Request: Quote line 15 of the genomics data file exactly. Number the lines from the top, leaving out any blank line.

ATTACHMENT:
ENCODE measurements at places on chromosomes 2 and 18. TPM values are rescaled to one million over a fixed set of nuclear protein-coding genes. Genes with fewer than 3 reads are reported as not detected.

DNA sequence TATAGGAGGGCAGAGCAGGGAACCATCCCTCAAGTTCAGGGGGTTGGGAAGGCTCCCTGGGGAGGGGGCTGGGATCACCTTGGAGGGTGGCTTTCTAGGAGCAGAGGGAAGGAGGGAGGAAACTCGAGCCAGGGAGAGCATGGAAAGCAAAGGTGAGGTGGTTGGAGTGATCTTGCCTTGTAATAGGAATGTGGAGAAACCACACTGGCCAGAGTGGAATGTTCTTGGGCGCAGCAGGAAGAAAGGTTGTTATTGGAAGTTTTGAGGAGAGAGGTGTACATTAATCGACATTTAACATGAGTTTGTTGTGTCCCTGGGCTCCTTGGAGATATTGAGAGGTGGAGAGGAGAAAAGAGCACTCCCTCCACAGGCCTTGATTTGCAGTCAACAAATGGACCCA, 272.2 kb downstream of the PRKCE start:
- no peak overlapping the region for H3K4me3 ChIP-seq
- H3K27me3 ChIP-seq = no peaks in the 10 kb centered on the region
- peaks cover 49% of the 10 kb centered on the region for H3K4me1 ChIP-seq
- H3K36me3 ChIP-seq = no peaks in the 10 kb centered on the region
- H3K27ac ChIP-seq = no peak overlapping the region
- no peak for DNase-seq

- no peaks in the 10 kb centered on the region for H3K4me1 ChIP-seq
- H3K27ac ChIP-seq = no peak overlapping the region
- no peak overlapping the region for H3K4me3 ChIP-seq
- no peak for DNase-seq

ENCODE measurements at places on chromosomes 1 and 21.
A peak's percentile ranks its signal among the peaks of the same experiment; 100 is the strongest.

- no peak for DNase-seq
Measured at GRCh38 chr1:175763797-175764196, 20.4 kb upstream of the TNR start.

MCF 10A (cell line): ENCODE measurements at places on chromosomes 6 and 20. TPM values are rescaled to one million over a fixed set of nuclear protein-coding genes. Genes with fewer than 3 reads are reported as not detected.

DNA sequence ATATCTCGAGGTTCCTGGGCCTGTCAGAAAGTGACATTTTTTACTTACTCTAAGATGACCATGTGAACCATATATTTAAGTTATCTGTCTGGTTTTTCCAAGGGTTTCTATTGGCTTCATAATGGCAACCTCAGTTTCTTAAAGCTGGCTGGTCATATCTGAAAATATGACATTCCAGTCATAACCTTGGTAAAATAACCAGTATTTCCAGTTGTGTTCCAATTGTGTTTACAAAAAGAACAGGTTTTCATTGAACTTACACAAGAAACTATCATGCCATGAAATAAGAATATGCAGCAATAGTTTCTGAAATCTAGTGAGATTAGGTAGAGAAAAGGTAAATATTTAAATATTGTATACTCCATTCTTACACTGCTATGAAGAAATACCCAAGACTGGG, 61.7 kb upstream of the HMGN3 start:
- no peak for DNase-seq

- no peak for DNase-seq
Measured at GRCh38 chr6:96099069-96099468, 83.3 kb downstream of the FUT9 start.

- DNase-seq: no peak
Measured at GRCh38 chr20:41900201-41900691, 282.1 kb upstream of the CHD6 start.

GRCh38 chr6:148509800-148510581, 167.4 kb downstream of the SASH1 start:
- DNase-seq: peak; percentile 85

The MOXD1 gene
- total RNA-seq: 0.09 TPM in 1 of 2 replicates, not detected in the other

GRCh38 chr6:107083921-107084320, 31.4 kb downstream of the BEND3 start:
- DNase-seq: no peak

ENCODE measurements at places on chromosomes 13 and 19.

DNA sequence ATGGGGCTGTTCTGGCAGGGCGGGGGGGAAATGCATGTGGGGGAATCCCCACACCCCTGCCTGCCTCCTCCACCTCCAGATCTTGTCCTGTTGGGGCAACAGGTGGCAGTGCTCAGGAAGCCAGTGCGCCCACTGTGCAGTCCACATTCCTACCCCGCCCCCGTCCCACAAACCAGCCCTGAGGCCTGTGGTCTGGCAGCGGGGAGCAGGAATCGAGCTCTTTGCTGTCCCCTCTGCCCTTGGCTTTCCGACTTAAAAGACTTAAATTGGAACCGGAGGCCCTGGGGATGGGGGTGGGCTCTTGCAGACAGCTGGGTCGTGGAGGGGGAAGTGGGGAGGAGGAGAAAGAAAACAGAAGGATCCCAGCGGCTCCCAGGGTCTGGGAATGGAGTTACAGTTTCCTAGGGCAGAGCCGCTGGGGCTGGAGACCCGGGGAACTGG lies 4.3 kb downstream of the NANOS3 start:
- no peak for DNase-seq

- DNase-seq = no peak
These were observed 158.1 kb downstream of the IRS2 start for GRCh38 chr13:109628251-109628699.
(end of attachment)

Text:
- no peak for DNase-seq